The Lady from Shanghaiwas the movie that wrecked Orson Welles’ reputation and nearly destroyed his career as a filmmaker in Hollywood. The film, considered too Byzantine by the studio bosses and a commercial failure upon its release, however remains one of the most important works of Welles. The noir stars Welles as an Irish seaman who falls heads over heels with a beautiful and seemingly soft natured damsel-in-distress (iconically played by Rita Hayworth) after saving her from muggers. Later, after given work by her invalid but wealthy husband, he keeps up their clandestine affair, completely oblivious of the fact he is being set up to be a fall guy all the while in her grand scheme of things. Though never as nightmarish or taut as his later Touch of Evil, and even bordering on theatrics and melodrama at times, this at-times uneven movie nonetheless has an air of melancholy, lost love and sad resignation all over it, brought through by the cynical yet lilting voiceover of our flawed anti-hero. The fact that Welles and Hayworth’s marriage was on the rocks and they were soon to get divorced, has only added a layer of cruel irony to the film’s unforgettable “hall of mirrors” climax and its fatalistic finale, immortalized by the bleak parting shot, “Maybe I'll live so long that I'll forget her. Maybe I'll die trying."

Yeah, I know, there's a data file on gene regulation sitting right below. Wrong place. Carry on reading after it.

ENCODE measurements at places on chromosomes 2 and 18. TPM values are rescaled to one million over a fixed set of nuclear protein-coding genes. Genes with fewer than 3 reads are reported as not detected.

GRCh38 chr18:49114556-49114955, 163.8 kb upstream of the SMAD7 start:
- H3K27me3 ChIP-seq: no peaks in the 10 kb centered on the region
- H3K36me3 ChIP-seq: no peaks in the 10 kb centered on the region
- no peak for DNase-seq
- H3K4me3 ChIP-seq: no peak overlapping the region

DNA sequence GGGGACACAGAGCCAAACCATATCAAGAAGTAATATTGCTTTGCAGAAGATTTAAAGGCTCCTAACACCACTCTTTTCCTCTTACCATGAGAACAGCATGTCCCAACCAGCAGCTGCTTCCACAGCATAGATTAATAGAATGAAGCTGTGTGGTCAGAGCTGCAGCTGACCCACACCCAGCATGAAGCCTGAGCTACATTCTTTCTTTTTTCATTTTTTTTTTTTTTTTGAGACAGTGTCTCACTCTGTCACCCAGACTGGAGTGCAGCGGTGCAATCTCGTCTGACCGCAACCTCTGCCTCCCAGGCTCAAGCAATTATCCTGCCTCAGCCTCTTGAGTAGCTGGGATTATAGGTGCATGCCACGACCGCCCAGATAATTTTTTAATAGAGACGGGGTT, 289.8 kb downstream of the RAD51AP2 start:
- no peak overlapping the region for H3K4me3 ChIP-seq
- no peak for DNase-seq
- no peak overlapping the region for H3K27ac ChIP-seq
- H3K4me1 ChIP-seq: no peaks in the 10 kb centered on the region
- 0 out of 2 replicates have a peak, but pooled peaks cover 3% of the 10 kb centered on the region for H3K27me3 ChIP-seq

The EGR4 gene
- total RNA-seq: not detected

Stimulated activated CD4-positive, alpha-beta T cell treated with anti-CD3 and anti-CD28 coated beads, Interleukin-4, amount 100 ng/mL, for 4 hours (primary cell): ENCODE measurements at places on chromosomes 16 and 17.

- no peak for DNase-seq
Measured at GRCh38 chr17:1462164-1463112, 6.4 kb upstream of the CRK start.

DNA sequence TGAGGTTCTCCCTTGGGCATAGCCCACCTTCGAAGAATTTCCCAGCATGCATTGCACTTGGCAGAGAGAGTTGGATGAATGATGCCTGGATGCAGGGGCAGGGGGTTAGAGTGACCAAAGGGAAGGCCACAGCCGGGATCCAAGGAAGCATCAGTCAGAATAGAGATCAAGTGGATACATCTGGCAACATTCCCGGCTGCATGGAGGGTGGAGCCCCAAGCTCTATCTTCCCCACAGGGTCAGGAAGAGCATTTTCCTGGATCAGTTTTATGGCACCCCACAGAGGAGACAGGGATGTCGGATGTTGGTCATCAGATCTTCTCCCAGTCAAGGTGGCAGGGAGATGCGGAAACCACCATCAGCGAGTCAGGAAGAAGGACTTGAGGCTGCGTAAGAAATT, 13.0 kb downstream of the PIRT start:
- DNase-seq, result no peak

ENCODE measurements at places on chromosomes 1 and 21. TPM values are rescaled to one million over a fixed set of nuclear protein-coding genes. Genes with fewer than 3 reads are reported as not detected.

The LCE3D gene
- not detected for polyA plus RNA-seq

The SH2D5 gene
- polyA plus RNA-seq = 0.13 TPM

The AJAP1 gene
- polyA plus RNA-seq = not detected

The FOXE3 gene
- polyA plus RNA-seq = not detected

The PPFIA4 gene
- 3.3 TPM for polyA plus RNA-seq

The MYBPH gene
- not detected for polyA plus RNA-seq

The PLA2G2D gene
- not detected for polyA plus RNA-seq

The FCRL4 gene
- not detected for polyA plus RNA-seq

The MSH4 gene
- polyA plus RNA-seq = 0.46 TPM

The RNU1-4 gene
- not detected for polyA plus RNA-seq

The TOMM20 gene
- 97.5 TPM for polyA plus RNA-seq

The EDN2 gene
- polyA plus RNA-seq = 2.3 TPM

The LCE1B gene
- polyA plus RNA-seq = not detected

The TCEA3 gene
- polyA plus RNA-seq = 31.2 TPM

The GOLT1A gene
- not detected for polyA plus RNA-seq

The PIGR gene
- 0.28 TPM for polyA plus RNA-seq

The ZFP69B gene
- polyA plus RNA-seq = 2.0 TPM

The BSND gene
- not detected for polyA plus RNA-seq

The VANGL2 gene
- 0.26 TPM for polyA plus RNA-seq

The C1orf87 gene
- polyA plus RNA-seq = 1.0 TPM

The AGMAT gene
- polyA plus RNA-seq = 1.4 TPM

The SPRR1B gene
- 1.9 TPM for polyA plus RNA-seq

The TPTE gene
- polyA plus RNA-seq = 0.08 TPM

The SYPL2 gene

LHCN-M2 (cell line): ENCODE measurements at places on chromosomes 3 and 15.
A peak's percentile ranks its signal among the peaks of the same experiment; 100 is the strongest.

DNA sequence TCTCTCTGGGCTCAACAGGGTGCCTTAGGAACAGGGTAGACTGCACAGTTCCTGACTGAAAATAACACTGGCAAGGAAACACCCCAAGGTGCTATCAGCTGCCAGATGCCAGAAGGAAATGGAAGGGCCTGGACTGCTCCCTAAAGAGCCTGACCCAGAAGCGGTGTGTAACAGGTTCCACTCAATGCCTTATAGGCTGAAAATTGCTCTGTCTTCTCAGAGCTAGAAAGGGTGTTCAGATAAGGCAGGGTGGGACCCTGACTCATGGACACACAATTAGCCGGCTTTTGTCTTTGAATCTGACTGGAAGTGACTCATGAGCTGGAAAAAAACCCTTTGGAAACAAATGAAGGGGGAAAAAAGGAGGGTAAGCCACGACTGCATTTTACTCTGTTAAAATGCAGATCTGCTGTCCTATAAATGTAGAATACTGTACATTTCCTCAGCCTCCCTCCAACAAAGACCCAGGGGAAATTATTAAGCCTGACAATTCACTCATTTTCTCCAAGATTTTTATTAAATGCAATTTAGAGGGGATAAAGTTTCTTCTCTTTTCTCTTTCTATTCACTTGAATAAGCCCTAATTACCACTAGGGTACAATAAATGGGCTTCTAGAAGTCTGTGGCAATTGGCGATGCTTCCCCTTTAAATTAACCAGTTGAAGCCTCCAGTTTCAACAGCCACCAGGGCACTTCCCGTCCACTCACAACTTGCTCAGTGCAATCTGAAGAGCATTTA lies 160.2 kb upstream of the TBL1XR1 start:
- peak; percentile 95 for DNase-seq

Director: Orson Welles Genre: Film Noir/Romantic Noir/Crime Thriller/Mystery Language: English Country: US